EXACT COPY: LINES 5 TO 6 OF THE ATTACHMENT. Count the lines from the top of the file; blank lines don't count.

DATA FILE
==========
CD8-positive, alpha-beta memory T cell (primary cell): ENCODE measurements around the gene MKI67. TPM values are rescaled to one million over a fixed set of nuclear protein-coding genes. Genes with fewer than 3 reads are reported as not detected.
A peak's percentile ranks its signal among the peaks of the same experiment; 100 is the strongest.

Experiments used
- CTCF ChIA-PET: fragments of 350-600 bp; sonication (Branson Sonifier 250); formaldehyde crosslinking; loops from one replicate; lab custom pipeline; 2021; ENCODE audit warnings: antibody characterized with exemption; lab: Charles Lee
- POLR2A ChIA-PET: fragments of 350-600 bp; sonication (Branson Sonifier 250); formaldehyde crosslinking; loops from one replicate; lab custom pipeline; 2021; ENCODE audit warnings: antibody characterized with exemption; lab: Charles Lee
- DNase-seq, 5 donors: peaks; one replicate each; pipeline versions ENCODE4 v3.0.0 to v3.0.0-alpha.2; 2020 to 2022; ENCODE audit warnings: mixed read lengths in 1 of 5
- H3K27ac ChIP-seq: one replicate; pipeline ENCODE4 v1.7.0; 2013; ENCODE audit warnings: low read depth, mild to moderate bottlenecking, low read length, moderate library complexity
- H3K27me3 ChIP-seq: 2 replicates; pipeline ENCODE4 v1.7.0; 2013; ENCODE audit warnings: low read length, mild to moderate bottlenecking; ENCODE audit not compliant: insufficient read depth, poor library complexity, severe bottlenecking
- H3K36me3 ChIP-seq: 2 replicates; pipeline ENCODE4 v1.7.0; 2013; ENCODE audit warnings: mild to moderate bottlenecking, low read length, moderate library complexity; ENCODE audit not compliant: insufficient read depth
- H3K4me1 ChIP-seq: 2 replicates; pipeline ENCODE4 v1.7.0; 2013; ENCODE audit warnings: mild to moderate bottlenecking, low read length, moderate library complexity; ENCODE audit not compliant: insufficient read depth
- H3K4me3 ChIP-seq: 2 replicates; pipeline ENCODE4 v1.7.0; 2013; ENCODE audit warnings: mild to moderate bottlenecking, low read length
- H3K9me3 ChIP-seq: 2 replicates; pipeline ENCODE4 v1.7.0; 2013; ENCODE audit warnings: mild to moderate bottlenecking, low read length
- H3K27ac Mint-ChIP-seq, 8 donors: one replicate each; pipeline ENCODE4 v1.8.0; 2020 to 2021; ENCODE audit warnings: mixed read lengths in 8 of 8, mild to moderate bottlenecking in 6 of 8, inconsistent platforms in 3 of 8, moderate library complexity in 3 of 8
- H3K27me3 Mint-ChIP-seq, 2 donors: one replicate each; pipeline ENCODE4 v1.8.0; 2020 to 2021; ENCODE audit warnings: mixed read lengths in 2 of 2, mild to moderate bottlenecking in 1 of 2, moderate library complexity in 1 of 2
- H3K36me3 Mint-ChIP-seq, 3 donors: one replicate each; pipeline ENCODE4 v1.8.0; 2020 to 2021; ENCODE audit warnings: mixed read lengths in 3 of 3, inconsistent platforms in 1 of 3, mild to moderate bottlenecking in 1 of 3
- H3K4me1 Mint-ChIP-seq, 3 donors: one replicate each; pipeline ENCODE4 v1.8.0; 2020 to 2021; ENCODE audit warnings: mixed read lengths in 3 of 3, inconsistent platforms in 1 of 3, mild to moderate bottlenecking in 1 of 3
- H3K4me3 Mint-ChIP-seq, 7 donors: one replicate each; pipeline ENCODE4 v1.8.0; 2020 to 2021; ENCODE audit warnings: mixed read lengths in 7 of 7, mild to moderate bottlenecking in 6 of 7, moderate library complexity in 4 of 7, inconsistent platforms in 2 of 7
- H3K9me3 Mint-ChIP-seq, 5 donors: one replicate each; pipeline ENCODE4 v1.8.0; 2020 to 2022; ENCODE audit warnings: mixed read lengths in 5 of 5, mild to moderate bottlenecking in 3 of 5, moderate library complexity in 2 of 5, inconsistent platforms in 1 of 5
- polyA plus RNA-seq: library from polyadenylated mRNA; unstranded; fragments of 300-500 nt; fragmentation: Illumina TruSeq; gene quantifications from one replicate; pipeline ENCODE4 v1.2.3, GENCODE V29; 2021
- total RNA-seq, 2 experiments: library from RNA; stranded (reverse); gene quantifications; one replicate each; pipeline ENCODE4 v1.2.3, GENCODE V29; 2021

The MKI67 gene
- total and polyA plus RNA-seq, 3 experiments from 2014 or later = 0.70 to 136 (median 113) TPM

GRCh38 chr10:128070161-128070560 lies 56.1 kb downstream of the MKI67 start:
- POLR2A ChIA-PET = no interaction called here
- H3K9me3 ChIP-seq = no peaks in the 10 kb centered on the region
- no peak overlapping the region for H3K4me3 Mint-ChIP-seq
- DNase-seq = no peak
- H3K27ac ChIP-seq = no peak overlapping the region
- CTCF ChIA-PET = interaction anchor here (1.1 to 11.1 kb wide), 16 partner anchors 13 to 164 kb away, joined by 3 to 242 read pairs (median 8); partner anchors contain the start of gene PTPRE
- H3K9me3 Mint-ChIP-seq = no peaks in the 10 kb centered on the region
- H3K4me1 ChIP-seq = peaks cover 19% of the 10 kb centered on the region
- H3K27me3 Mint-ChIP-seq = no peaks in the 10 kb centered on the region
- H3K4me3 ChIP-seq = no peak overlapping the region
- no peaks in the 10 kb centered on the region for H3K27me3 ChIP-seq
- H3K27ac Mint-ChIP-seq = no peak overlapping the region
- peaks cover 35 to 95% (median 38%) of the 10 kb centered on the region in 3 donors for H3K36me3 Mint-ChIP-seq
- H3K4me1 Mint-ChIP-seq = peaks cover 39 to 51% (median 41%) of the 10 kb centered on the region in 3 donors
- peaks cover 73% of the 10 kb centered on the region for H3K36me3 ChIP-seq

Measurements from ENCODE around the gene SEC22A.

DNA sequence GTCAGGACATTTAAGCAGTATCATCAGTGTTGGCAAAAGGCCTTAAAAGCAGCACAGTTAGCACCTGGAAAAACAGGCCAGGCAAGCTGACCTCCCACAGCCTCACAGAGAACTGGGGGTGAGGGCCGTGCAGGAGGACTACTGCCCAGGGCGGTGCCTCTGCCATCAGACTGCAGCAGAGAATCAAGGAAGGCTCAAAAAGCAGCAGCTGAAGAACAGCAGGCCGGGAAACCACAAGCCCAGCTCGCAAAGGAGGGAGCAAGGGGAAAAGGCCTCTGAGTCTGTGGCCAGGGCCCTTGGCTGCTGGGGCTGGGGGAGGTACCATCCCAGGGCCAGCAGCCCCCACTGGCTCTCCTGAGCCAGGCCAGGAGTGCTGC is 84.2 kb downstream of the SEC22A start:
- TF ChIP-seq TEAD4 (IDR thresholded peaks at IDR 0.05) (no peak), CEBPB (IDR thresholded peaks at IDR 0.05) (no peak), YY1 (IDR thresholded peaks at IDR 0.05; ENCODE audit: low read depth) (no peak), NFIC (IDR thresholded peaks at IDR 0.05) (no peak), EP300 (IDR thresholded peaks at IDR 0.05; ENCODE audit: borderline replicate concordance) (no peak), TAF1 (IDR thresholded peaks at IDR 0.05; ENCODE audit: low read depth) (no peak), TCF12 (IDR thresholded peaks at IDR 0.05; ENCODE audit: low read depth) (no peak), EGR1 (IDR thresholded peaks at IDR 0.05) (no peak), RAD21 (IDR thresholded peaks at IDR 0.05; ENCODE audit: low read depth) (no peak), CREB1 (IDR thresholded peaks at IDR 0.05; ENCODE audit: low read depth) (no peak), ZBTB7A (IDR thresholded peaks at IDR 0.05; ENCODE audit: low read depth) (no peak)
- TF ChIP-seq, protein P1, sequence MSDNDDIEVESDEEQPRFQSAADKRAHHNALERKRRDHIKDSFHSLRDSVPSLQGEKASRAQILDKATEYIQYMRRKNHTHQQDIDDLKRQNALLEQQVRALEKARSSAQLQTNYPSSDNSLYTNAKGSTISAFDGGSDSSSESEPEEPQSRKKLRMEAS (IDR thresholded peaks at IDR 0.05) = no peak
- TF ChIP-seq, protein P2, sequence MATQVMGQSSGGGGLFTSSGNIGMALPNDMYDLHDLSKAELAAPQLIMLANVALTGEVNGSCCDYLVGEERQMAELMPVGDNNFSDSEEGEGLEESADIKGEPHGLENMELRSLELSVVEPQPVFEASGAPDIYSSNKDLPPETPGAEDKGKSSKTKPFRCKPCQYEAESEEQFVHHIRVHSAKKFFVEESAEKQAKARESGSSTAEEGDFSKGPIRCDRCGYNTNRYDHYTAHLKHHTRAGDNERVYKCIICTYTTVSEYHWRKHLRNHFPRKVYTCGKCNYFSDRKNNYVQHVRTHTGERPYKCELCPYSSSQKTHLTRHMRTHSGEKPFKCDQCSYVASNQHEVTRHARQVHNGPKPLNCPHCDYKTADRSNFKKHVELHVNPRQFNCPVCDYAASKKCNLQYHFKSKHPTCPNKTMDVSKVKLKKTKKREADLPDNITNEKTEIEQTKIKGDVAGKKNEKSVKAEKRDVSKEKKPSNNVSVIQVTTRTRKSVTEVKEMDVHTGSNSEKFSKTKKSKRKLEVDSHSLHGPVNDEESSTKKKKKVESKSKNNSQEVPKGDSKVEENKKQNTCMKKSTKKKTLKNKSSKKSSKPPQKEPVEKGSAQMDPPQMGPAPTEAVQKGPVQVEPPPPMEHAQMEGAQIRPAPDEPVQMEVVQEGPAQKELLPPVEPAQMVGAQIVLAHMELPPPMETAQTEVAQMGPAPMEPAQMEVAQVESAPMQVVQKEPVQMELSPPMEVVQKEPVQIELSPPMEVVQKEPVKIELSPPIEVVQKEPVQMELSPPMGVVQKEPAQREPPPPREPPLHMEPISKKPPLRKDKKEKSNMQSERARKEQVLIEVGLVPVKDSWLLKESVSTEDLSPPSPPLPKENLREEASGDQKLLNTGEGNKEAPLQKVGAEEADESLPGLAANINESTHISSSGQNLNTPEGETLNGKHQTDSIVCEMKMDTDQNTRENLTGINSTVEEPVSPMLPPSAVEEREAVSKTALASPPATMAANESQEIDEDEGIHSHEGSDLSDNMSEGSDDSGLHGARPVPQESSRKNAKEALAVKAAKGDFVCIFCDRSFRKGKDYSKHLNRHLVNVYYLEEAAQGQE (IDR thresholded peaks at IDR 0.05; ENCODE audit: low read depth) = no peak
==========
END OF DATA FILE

- POLR2A ChIA-PET: fragments of 350-600 bp; sonication (Branson Sonifier 250); formaldehyde crosslinking; loops from one replicate; lab custom pipeline; 2021; ENCODE audit warnings: antibody characterized with exemption; lab: Charles Lee
- DNase-seq, 5 donors: peaks; one replicate each; pipeline versions ENCODE4 v3.0.0 to v3.0.0-alpha.2; 2020 to 2022; ENCODE audit warnings: mixed read lengths in 1 of 5